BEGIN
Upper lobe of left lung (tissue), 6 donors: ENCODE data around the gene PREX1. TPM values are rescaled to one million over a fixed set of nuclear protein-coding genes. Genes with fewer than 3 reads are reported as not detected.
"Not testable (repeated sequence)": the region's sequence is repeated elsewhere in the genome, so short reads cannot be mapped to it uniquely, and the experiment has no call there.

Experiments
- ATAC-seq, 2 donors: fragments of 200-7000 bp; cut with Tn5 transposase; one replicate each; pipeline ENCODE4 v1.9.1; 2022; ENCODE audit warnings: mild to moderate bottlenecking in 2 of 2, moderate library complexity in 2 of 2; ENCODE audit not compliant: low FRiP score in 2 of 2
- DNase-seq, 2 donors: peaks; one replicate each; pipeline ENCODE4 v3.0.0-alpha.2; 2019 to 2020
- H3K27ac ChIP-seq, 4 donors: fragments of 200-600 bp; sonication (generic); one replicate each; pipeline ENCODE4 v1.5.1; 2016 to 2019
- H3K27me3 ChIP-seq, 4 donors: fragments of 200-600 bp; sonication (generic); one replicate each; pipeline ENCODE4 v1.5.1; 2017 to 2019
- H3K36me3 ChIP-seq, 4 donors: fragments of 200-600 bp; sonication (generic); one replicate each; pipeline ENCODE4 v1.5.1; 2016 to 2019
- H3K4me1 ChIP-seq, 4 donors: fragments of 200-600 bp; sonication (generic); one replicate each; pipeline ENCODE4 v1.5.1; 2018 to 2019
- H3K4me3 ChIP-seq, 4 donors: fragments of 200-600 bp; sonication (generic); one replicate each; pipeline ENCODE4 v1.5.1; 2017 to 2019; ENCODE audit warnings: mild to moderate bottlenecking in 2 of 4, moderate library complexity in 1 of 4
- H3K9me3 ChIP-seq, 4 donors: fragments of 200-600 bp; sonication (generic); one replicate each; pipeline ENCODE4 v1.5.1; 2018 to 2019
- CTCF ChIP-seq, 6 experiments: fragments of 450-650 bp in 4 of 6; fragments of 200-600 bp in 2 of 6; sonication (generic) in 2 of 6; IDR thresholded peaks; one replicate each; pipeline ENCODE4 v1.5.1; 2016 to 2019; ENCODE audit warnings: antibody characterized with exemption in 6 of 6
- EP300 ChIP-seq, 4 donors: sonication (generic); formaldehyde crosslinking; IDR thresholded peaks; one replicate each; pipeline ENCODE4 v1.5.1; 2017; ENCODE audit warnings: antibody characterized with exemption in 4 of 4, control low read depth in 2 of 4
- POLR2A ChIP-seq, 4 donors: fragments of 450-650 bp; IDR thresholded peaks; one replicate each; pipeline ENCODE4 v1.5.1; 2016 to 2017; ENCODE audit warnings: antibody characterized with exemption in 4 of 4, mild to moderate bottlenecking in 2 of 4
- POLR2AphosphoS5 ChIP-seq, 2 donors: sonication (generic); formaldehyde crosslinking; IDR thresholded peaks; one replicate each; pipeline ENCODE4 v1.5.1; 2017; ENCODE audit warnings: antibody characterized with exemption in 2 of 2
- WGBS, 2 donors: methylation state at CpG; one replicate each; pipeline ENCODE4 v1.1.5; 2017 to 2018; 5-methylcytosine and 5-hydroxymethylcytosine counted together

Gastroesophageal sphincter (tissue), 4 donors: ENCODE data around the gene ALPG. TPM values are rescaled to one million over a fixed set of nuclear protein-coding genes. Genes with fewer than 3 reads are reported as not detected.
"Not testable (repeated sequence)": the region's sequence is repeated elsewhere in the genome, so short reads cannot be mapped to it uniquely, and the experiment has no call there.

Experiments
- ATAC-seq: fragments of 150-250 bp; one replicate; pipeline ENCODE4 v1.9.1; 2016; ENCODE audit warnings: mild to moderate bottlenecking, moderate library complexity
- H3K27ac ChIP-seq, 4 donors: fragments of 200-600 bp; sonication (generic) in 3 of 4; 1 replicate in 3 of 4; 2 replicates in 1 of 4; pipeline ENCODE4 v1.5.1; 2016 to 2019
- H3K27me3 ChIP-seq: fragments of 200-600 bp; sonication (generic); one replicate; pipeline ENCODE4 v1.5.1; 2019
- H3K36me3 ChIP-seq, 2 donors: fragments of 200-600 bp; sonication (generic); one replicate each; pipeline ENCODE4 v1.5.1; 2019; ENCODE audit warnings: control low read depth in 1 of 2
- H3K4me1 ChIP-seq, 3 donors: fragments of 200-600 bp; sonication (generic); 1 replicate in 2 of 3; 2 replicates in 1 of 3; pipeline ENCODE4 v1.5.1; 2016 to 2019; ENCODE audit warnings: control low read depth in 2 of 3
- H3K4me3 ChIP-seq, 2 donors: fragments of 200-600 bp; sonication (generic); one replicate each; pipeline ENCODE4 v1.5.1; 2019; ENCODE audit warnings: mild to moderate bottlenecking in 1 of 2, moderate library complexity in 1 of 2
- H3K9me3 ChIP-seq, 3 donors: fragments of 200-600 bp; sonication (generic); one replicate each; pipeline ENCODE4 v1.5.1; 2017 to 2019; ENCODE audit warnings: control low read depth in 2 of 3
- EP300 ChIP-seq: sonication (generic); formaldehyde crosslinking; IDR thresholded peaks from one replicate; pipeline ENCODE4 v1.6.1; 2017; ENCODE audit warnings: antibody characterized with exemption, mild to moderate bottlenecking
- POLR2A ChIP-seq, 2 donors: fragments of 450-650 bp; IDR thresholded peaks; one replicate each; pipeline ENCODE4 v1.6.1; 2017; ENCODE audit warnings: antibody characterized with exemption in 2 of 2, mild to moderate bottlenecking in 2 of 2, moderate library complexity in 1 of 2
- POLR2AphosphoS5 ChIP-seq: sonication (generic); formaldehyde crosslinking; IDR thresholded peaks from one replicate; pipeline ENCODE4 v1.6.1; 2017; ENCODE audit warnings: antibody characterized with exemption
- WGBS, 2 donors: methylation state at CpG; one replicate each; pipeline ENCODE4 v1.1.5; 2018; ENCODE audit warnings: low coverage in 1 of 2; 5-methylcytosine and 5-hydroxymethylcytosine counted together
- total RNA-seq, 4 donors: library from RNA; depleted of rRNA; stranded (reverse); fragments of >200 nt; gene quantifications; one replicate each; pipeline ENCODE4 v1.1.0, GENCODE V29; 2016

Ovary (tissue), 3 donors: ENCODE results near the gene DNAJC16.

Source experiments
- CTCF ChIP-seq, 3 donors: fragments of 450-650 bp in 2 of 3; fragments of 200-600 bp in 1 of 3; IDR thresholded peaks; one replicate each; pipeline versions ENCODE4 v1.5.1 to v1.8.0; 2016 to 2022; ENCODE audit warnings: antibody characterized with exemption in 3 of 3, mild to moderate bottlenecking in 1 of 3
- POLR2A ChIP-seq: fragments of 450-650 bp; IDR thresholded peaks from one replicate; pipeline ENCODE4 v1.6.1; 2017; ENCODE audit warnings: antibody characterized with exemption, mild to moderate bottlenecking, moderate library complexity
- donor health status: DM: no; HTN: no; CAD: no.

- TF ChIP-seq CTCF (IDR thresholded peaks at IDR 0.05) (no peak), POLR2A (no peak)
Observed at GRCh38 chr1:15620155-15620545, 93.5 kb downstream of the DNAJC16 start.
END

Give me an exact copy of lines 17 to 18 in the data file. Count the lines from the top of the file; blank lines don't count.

Gastroesophageal sphincter (tissue), 4 donors: ENCODE data around the gene ALPG. TPM values are rescaled to one million over a fixed set of nuclear protein-coding genes. Genes with fewer than 3 reads are reported as not detected.
"Not testable (repeated sequence)": the region's sequence is repeated elsewhere in the genome, so short reads cannot be mapped to it uniquely, and the experiment has no call there.